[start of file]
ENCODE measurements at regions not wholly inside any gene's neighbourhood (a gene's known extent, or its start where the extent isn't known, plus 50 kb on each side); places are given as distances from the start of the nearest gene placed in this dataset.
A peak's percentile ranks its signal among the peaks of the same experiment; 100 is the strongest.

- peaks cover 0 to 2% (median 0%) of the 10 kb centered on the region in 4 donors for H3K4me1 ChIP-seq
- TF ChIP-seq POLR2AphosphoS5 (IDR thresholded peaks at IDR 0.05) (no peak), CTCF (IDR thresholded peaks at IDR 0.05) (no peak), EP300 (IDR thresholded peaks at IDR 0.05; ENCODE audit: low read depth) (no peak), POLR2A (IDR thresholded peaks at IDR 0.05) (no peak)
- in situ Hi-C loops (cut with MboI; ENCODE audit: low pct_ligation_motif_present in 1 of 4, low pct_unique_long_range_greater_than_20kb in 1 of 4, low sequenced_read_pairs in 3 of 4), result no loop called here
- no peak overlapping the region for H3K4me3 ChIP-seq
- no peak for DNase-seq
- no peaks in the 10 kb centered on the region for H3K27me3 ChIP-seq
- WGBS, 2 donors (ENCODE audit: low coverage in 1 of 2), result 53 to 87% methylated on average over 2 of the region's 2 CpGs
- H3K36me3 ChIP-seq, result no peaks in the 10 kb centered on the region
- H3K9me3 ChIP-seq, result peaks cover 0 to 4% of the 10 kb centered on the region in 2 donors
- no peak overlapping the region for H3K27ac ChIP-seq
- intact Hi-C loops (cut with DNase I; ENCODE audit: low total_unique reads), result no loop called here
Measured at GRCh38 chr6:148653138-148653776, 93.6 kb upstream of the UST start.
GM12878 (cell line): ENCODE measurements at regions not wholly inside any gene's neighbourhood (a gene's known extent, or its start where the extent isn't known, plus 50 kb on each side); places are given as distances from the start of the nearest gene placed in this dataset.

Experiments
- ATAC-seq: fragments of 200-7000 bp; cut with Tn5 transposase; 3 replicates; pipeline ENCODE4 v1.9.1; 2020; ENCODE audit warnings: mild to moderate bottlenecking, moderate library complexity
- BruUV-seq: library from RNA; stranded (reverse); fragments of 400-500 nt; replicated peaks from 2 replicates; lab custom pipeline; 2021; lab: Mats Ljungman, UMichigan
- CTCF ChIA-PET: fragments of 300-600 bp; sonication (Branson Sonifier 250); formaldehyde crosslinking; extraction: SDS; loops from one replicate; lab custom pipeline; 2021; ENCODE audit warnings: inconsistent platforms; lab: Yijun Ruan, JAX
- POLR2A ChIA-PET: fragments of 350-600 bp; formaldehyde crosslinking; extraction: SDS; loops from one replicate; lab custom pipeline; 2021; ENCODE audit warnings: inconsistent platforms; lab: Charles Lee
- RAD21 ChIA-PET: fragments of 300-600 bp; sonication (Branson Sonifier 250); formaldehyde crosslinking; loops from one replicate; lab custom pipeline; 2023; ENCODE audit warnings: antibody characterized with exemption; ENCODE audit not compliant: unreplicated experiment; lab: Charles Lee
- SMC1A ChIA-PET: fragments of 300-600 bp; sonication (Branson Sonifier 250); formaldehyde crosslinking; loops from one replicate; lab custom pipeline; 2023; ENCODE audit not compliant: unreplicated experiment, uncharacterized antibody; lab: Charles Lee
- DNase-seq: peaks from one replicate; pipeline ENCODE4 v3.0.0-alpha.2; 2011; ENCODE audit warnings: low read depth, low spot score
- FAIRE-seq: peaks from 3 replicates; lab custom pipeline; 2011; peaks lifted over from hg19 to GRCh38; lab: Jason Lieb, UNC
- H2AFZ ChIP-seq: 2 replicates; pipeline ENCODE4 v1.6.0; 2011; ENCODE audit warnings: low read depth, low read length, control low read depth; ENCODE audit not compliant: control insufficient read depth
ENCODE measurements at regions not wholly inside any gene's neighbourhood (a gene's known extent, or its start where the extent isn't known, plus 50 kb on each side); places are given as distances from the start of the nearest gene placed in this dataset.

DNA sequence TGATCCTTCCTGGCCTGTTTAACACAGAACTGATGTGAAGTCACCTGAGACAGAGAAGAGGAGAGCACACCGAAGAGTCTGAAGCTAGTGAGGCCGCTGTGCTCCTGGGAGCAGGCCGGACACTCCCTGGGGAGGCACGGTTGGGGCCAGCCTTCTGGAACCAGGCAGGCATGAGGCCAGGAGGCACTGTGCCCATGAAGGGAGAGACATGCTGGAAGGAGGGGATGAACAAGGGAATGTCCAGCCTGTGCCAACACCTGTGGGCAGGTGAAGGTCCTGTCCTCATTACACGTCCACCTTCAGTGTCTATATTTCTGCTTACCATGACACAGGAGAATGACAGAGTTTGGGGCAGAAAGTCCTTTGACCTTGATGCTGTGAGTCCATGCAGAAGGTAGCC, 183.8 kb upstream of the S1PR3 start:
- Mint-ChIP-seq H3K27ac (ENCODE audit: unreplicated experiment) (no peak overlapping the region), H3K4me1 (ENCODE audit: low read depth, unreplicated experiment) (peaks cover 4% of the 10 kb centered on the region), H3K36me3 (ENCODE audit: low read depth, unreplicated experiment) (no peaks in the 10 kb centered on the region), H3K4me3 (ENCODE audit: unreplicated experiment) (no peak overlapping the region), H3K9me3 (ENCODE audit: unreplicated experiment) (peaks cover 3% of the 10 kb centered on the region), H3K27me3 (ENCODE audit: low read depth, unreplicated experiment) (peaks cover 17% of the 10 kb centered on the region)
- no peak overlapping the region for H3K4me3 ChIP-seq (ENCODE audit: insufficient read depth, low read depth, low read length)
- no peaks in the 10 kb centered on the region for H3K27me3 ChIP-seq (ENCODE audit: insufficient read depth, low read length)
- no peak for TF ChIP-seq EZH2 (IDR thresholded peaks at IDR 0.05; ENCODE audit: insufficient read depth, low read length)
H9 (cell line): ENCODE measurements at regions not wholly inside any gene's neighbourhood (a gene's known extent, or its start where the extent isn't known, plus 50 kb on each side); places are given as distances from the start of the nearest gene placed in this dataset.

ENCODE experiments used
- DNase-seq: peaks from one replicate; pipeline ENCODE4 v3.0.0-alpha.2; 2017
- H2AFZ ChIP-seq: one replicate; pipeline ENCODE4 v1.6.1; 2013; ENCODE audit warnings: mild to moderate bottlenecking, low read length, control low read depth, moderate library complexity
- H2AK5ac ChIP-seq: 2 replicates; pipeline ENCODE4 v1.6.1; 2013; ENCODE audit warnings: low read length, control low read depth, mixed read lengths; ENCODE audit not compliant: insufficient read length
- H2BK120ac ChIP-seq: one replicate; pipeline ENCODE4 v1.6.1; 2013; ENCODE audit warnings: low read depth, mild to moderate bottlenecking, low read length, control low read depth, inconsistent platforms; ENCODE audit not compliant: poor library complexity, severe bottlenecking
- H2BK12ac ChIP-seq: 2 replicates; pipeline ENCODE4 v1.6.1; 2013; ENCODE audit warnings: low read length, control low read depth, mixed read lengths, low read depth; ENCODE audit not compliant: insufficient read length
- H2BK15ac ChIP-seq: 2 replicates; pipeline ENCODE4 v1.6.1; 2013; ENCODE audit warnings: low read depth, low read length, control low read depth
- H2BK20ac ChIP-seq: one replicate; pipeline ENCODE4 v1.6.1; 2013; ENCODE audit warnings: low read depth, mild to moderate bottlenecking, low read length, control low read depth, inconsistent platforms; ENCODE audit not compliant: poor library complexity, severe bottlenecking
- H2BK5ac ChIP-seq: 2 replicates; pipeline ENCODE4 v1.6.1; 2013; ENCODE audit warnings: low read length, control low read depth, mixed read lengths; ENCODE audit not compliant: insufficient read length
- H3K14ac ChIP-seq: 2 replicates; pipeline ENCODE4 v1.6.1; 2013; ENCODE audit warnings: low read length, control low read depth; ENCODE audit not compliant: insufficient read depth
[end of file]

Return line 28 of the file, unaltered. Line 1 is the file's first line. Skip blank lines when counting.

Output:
- Mint-ChIP-seq H3K27ac (ENCODE audit: unreplicated experiment) (no peak overlapping the region), H3K4me1 (ENCODE audit: low read depth, unreplicated experiment) (peaks cover 4% of the 10 kb centered on the region), H3K36me3 (ENCODE audit: low read depth, unreplicated experiment) (no peaks in the 10 kb centered on the region), H3K4me3 (ENCODE audit: unreplicated experiment) (no peak overlapping the region), H3K9me3 (ENCODE audit: unreplicated experiment) (peaks cover 3% of the 10 kb centered on the region), H3K27me3 (ENCODE audit: low read depth, unreplicated experiment) (peaks cover 17% of the 10 kb centered on the region)